• Enter under skin and inject very slowly
  • Massage injection site

 7. Always rotate Sites

Rotating of injection sites helps any damage at the currently used site to heal. If rotation happens cyclical, by the time the service user gets back to the original site, then the wounds would be healed. Develop ambidexterity – your writing arm has the best veins.
 
Never use the same site too long – preferably use a site once then change. The longer you refrain from using a vein the healthier it will remain. IF IN DOUBT PULL OUT!
 

8. Bright Red And Frothy

 
Arterial bleeding is life threatening, and arterial blood due to the amount of oxygen carried in it appears crimson red, venous blood is Bluish red also when the service user hits an artery, the pain is excruciating, and blood loss can befast and immediate.

 
If you hit an Artery
  • Pull out needle slowly
  • Put pressure on site
  • Raise site well above heart
  • Stay like this for 10/15 minutes
  • If in doubt seek medical attention

9. Dispose Of Equipment Safely

 
RESHEATH NEEDLES YOURSELF: When not in use, after drawing up and before selecting site.  After cleaning put needles into Sharps Bin available at all needle exchanges, otherwise use secure container preferably drinks can.  Disposing in fire is not recommended .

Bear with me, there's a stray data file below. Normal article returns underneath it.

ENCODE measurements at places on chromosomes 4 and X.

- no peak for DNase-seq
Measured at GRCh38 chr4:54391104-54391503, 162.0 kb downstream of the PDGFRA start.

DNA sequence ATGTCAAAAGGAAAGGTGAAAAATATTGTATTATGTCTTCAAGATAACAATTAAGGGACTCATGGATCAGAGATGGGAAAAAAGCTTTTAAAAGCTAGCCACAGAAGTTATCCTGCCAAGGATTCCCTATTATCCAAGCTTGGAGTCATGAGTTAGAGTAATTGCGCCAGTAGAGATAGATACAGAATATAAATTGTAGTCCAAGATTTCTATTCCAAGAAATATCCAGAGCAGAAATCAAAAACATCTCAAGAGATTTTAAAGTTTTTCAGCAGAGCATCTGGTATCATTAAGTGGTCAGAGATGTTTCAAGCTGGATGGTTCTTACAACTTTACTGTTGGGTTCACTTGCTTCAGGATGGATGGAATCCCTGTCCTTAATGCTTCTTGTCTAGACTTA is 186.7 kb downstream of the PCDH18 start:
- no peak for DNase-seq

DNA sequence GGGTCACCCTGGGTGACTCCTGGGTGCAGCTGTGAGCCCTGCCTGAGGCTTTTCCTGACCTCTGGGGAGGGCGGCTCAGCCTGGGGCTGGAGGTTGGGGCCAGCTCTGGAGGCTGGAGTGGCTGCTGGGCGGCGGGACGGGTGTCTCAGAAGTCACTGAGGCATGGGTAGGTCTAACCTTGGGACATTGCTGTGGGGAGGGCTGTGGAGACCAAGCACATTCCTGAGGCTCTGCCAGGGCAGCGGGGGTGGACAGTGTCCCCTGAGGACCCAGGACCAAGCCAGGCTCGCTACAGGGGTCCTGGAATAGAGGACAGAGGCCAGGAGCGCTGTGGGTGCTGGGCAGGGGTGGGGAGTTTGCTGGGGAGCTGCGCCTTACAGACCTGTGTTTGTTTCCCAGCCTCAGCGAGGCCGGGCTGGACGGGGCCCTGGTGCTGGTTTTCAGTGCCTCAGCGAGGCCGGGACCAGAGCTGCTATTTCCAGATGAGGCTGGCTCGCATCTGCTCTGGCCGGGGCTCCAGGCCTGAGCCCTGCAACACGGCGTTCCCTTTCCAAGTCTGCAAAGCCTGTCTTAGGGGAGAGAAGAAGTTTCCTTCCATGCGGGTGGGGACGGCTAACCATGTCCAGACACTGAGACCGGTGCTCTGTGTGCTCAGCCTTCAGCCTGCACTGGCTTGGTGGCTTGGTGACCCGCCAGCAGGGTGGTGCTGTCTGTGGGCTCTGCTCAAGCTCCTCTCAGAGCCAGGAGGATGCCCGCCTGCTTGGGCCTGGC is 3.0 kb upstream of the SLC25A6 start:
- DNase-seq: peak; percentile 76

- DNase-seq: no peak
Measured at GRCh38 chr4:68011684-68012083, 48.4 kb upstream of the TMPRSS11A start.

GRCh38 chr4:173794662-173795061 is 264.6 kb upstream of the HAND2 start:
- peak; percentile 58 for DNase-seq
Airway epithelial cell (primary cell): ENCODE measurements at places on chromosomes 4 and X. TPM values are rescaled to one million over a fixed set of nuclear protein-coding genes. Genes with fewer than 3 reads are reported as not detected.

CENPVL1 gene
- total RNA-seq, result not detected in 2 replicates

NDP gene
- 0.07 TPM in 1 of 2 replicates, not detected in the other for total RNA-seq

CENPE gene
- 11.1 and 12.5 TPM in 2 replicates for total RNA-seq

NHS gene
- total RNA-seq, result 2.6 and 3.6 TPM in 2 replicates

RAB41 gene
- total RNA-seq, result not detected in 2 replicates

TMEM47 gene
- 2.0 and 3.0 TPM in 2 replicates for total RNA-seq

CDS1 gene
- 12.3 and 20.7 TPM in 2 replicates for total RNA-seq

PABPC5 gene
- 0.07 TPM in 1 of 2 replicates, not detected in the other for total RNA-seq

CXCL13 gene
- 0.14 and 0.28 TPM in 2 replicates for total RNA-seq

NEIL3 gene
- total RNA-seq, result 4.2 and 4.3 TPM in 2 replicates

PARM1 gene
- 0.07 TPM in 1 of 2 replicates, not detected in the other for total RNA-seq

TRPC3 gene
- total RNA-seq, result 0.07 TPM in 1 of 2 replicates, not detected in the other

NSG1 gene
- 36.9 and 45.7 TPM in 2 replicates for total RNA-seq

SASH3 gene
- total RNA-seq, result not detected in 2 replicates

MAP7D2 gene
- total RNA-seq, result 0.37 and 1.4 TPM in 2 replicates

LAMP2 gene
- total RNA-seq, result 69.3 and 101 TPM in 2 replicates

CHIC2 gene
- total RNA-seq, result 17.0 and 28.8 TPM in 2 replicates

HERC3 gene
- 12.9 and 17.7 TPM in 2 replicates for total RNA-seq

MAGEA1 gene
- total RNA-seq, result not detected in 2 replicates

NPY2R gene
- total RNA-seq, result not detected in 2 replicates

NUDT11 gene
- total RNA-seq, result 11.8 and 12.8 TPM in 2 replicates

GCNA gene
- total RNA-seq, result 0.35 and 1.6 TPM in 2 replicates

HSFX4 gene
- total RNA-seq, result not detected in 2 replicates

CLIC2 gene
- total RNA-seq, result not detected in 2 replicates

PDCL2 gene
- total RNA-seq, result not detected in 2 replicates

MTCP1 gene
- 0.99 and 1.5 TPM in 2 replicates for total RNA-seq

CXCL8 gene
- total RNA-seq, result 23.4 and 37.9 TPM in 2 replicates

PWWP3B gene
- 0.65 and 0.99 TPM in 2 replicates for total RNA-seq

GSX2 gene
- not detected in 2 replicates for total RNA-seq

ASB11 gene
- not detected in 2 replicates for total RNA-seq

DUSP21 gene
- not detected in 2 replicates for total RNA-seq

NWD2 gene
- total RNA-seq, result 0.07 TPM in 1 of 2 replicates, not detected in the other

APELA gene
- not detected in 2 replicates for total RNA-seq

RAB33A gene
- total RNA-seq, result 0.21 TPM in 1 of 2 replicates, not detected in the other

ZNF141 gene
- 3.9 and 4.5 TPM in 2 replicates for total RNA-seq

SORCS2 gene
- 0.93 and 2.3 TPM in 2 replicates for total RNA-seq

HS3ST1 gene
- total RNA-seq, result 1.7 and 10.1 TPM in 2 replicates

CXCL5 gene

Protect yourself and others by segregating or labelling your works and storing separately away from children.
 
NEVER RESHEATH OTHER PEOPLES EQUIPMENT
 

10: Know The Recovery position

 
Overdose: overdose is a major concern when using any substance, and is caused when you use two drugs from the Depressive group of drugs. These substances cause the nervous system to slow down and include the most common substances of choice such as Alcohol, Methadone & Heroin.

Naloxone training is available for service users and their families to combat the spectre of overdose, and is available through Addiction Services. Naloxone is a drug that is effectively and anti-dote to the opiate drug which is causing the overdose, and is designed to reverse the effect of the drug like heroin, to allow the affected service user to get to an emergency treatment centre for example Accident & Emergency where the client can receive further help.

If you wish to access specific training aimed at preventing overdose, or understanding overdose, and how to recognise it, please ask your drug worker about it or contact your local drug and alcohol service.
 
Further Information can be found at the Red Cross website